The board of the Del Norte Solid Waste Management Authority has work to do, starting at its meeting this afternoon.
Let’s hope the two county supervisors recently appointed to the board take that work seriously. For the last four years the county has seemed to play games with the agency tasked with overseeing the collection and hauling of waste and recyclables throughout Del Norte while also answering to the state over the environmental monitoring of the closed Crescent City Landfill.
The new members, Mike Sullivan and Roger Gitlin, are among the majority of county supervisors who have long questioned whether the authority should exist. They’ve implied there must be a more efficient way to oversee Del Norte’s waste, but four years of assessment have yet to produce a viable alternative.
Back in 2009, Sullivan was appointed to chair an ad hoc committee tasked with determining whether the authority should be disbanded.
Said Sullivan at the time: “We’re really going to have to go through the numbers, and if there’s a potential savings without a lapse in service then we’ll have to consider (dissolution).”
Alas, the committee completed its work without recommending dissolution. Then in late 2011 Sullivan and Supervisor Gerry Hemmingsen called for creation of a new ad hoc committee to study, you guessed it, dissolution.
The Crescent City Council, a partner with the county in the joint powers agreement that created the authority, understandably made some noise about the county proposing to take the lead for the second time in forming a panel to study the authority’s viability. So instead of another ad hoc committee, all five City Council members and all five supervisors created a super-board of 10 members in October 2011 to oversee the authority.
This gave city and county officials another chance to determine if the authority represents the best way to oversee Del Norte’s waste and recycling. Instead, said Hemmingsen, “we spent a year as a 10-member board and just floundered back and forth chasing our tail.”
In other words, a second concerted effort to devise a better alternative also failed.
The 10-member configuration expired at the end of last year. County supervisors who want to get rid of the authority — if only they could figure out how — have switched to a more passive-aggressive strategy of late, failing for quite awhile to appoint two county members to what should have been a new five-member board up and running as of Jan. 1.
The board went almost four months without meeting, and tasks started piling up, including abandoned vehicles that could not be hauled away until a new towing contractor was chosen.
Finally the four supervisors who want the authority to go bye-bye were forced to appoint new members in mid-March, their hands forced by the fifth supervisor, Martha McClure, after she joined two city-appointed members in reconstituting the authority board. Its attorney opined that McClure had that power since she was on the authority board the last time it had just five members and her fellow supervisors had never replaced her.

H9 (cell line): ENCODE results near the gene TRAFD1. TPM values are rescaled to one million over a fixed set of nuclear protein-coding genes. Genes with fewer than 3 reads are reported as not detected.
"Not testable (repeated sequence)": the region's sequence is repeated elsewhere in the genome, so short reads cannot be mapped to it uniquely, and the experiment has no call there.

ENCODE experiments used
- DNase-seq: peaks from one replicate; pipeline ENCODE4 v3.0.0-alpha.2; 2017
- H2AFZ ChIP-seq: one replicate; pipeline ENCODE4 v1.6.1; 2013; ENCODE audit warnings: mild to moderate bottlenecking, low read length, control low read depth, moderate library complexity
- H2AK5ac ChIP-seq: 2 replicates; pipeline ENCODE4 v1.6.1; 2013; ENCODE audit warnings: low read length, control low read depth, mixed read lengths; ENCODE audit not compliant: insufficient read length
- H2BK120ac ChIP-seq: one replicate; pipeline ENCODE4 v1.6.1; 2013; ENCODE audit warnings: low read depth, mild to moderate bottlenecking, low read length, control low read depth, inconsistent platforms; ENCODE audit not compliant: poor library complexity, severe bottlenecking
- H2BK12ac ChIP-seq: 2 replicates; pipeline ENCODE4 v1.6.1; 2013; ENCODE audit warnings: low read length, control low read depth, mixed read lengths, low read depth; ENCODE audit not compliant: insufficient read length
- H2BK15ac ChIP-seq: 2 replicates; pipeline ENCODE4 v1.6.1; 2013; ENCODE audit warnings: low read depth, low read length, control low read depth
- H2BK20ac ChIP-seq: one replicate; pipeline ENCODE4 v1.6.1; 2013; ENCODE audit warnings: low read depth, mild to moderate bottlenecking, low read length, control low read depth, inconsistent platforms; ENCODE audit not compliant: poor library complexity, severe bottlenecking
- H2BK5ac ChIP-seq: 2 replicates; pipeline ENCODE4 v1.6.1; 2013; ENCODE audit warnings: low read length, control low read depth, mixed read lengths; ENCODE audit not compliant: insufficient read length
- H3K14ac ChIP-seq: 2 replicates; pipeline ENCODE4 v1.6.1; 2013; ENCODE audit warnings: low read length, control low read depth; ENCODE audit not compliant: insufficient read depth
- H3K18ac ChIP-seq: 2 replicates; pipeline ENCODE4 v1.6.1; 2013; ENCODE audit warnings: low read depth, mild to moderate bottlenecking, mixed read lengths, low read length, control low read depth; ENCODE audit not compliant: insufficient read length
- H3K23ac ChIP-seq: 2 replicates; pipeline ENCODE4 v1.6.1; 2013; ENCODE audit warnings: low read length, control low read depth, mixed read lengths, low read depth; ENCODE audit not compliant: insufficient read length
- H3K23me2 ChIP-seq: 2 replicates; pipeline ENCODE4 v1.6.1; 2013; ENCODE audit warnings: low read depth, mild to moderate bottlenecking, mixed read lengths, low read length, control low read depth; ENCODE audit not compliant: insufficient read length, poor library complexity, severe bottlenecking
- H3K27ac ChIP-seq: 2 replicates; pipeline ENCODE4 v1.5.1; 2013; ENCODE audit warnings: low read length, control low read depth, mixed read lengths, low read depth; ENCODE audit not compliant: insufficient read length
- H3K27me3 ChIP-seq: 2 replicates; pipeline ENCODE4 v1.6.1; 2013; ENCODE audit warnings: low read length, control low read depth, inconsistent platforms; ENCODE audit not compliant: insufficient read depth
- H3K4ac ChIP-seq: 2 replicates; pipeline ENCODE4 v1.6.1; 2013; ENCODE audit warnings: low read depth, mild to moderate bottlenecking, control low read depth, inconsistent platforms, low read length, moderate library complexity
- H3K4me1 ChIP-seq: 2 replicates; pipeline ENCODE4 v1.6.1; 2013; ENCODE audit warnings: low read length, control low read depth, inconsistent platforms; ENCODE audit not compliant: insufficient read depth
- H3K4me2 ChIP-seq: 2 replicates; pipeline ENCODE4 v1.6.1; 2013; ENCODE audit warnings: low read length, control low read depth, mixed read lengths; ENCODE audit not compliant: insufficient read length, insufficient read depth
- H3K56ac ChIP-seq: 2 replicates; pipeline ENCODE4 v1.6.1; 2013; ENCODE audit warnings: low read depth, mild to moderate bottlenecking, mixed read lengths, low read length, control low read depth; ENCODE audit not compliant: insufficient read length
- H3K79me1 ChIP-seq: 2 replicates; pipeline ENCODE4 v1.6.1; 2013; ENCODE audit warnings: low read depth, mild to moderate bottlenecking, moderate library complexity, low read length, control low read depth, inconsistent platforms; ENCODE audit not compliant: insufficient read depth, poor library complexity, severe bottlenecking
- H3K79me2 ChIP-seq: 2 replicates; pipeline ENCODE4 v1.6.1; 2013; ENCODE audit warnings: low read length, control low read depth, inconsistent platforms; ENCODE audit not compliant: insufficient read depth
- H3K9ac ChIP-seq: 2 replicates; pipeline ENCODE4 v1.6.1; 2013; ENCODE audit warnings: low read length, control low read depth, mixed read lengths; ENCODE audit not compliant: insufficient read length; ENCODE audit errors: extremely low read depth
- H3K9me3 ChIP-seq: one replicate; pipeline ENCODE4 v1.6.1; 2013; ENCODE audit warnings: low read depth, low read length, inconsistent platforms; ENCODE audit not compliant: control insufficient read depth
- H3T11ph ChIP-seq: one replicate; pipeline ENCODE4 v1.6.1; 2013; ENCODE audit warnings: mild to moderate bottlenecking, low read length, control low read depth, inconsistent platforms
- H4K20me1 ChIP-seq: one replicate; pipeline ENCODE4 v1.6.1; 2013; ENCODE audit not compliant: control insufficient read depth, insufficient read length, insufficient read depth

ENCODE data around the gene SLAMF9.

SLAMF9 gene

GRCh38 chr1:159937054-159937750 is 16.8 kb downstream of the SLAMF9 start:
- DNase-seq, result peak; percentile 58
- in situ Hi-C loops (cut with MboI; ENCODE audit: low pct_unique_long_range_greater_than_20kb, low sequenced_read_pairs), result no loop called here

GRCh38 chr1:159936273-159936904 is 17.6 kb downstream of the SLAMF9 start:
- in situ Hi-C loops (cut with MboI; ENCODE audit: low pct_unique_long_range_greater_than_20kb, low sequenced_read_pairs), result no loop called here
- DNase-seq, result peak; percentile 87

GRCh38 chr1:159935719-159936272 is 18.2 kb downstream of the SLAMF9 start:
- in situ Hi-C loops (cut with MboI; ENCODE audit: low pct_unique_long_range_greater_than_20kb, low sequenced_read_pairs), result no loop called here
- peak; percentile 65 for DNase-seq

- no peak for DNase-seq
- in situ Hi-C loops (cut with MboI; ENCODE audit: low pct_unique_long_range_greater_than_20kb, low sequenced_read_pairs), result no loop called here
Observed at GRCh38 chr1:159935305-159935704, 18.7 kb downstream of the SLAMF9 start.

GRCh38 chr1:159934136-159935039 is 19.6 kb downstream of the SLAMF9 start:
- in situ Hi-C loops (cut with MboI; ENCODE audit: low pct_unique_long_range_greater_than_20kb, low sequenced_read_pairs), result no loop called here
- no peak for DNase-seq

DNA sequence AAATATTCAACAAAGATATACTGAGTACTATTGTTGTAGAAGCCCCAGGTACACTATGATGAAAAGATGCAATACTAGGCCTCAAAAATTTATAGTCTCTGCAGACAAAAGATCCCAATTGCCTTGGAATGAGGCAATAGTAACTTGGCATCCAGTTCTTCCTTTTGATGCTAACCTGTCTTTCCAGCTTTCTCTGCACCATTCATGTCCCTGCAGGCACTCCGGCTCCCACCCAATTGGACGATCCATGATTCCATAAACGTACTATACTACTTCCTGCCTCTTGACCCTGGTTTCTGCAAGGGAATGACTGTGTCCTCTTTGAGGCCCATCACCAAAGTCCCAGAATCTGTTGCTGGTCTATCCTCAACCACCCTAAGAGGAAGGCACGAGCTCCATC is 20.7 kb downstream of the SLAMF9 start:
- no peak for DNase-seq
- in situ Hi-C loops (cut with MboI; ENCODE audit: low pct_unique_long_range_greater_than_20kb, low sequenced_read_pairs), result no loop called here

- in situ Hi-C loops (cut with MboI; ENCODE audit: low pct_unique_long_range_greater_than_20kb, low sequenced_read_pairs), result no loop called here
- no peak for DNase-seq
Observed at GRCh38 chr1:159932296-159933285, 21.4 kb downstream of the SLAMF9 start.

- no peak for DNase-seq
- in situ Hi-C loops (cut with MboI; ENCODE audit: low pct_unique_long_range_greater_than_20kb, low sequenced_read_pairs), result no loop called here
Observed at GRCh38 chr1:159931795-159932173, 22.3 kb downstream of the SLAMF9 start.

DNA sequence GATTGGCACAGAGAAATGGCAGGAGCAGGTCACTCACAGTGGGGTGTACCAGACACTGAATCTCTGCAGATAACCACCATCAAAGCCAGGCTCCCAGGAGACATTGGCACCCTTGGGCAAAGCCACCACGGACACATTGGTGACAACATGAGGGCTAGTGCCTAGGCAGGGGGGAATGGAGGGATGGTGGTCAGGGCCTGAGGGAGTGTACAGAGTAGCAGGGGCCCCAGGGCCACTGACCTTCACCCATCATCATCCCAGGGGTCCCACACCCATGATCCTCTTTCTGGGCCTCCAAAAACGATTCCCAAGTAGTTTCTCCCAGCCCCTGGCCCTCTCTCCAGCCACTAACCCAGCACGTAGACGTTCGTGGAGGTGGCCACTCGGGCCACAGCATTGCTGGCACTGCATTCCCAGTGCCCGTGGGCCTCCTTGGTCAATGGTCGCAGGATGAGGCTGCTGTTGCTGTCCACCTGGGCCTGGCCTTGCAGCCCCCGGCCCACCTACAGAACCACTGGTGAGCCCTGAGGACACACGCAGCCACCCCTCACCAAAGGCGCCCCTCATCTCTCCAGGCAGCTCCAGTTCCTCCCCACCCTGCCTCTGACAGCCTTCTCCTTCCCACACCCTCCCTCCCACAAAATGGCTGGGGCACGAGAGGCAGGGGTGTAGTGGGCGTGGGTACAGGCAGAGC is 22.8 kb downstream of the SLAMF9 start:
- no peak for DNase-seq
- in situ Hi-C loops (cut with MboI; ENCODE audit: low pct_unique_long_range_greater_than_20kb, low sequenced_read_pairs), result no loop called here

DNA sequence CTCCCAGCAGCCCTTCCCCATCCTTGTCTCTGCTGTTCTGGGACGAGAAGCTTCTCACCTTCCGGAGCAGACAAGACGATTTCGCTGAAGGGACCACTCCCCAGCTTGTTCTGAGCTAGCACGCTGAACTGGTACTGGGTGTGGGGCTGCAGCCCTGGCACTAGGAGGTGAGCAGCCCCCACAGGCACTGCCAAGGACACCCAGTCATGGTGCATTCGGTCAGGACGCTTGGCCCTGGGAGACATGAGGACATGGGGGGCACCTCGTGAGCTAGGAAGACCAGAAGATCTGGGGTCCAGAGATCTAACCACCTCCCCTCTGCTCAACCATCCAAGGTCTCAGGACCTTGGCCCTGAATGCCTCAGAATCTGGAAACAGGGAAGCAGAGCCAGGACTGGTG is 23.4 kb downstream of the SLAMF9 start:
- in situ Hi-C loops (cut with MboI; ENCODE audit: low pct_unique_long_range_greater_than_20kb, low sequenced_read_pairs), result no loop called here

McClure has argued that if the county withdraws from the joint powers authority agreement with the city, the county could lose the asset of the transfer station while becoming solely responsible for liabilities of the closed landfill. She also has said collection fees, currently the same countywide, could shoot up in outlying areas without an authority.
There’s also the matter of long-term pickup and hauling contracts that private companies signed with the authority, locking in rates.
Frankly, the four supervisors calling for dissolution have failed to make a case with similar specifics to support their view. But they have scheduled a May meeting with their city counterparts, presumably to again push for replacing the agency with, something…
In the meantime, Sullivan and Gitlin today join the board of an authority they wish didn’t exist. Will they bother conducting its business?
There are serious agenda items, including approval of inspections of water in wells near the closed landfill necessary to prevent the state from reinstating higher fees for Del Norte based on perceived environmental threats. Meanwhile, franchisees Recology Del Norte and Hambro are seeking cost-of-living service fee increases as stipulated in their contracts.
On the consent agenda is a 5 percent raise for authority Director Kevin Hendrick as a result of his completing 20 years of service and receiving a satisfactory performance evaluation by last year’s 10-member board.
The salaries of Hendrick and his top assistant, Tedd Ward, seem to be at least part of what troubles opponents of the authority, which tends to break even financially without levying taxes. Maybe they can figure out a way to do something about the pay issue besides continuing to push for outright dissolution.
City-appointed board members Rich Enea and Rick Holley say they have open minds about the authority. Somehow, they’ll need to agree with Sullivan and Gitlin on whom to appoint from the public as a fifth member who may be called upon to cast frequent tie-breaking votes.
The meeting begins at 3:30 p.m. at the Flynn Center, 981 H St. Let’s see who shows up to actually do the work of overseeing our waste and recycling issues.